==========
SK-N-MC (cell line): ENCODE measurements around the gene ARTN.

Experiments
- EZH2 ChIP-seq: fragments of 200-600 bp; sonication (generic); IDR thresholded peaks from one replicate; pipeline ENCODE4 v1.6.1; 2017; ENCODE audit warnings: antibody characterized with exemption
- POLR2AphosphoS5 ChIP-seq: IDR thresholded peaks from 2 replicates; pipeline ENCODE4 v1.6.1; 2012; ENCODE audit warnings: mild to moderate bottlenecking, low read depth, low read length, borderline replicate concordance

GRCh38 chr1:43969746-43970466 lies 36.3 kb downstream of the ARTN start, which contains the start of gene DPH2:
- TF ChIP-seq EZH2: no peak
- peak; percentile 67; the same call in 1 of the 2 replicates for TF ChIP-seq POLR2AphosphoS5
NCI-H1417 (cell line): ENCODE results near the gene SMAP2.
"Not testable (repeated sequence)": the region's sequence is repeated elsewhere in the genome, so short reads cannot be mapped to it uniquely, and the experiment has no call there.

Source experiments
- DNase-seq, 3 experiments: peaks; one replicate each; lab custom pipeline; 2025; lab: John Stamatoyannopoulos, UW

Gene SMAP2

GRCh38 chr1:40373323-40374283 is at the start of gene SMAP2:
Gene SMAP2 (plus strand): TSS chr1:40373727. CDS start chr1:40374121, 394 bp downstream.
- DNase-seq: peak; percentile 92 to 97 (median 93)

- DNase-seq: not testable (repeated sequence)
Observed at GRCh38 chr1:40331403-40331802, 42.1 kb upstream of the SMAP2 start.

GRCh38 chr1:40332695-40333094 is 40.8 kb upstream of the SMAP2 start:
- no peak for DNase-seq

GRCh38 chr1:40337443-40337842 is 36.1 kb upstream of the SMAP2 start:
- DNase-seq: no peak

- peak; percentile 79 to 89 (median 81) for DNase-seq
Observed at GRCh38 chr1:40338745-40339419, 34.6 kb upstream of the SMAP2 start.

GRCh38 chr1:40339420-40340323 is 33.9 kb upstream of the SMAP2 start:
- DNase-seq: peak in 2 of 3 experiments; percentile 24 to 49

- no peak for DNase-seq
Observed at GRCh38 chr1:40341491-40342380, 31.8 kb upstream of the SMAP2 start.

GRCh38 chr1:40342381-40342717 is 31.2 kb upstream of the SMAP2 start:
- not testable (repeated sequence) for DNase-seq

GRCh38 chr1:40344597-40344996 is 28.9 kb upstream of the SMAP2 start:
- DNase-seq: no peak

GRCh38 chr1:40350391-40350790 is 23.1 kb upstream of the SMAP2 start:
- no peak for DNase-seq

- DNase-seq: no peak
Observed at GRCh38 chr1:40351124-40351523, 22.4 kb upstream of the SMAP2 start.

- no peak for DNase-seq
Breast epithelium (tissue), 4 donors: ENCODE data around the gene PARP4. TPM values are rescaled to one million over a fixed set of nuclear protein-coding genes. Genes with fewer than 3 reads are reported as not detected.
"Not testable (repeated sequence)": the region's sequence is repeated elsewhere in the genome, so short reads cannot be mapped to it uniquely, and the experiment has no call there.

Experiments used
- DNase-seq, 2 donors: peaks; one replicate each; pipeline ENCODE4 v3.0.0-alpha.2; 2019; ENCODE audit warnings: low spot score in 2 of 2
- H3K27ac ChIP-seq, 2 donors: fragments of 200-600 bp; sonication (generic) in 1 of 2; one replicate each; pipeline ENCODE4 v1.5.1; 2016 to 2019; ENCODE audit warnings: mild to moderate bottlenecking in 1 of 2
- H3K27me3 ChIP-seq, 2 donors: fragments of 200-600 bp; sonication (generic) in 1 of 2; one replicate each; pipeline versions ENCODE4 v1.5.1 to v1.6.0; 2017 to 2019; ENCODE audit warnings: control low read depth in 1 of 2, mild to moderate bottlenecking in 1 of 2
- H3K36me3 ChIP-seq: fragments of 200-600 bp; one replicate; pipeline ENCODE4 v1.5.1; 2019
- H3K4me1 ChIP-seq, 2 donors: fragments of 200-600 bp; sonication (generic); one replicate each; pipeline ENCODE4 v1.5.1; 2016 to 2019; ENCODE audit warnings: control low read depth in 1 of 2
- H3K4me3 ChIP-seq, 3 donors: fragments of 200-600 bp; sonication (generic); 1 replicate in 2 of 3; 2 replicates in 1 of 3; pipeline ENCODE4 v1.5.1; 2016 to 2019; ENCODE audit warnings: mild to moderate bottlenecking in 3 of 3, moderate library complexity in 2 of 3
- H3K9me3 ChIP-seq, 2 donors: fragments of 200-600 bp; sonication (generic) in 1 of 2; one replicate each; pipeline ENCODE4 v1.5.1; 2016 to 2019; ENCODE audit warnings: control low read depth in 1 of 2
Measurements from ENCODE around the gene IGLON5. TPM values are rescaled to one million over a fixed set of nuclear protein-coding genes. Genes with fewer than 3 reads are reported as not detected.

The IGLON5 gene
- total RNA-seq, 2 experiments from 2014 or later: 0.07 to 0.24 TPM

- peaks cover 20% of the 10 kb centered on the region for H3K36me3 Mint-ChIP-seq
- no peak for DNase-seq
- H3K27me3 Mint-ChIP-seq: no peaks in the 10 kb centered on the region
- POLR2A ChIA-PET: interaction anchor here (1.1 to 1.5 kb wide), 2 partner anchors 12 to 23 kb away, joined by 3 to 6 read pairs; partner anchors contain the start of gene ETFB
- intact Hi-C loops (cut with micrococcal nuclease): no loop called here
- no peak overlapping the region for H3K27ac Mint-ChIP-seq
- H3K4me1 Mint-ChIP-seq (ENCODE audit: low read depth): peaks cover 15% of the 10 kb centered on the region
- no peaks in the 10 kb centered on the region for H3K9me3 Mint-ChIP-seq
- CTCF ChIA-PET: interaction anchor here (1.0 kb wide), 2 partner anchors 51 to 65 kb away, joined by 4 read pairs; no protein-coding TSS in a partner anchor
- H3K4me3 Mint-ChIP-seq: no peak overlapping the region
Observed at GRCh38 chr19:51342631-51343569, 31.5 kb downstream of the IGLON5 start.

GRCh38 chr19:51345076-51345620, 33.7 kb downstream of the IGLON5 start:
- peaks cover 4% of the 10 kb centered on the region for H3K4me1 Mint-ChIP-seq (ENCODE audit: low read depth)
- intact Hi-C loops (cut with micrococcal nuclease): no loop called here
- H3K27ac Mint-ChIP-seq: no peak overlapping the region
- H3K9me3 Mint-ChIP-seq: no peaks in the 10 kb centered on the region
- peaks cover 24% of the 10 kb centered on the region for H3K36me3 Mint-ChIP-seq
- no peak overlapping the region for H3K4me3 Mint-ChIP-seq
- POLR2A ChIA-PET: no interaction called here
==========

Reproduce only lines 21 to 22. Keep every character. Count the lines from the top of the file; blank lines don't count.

- DNase-seq: no peak

- peak; percentile 79 to 89 (median 81) for DNase-seq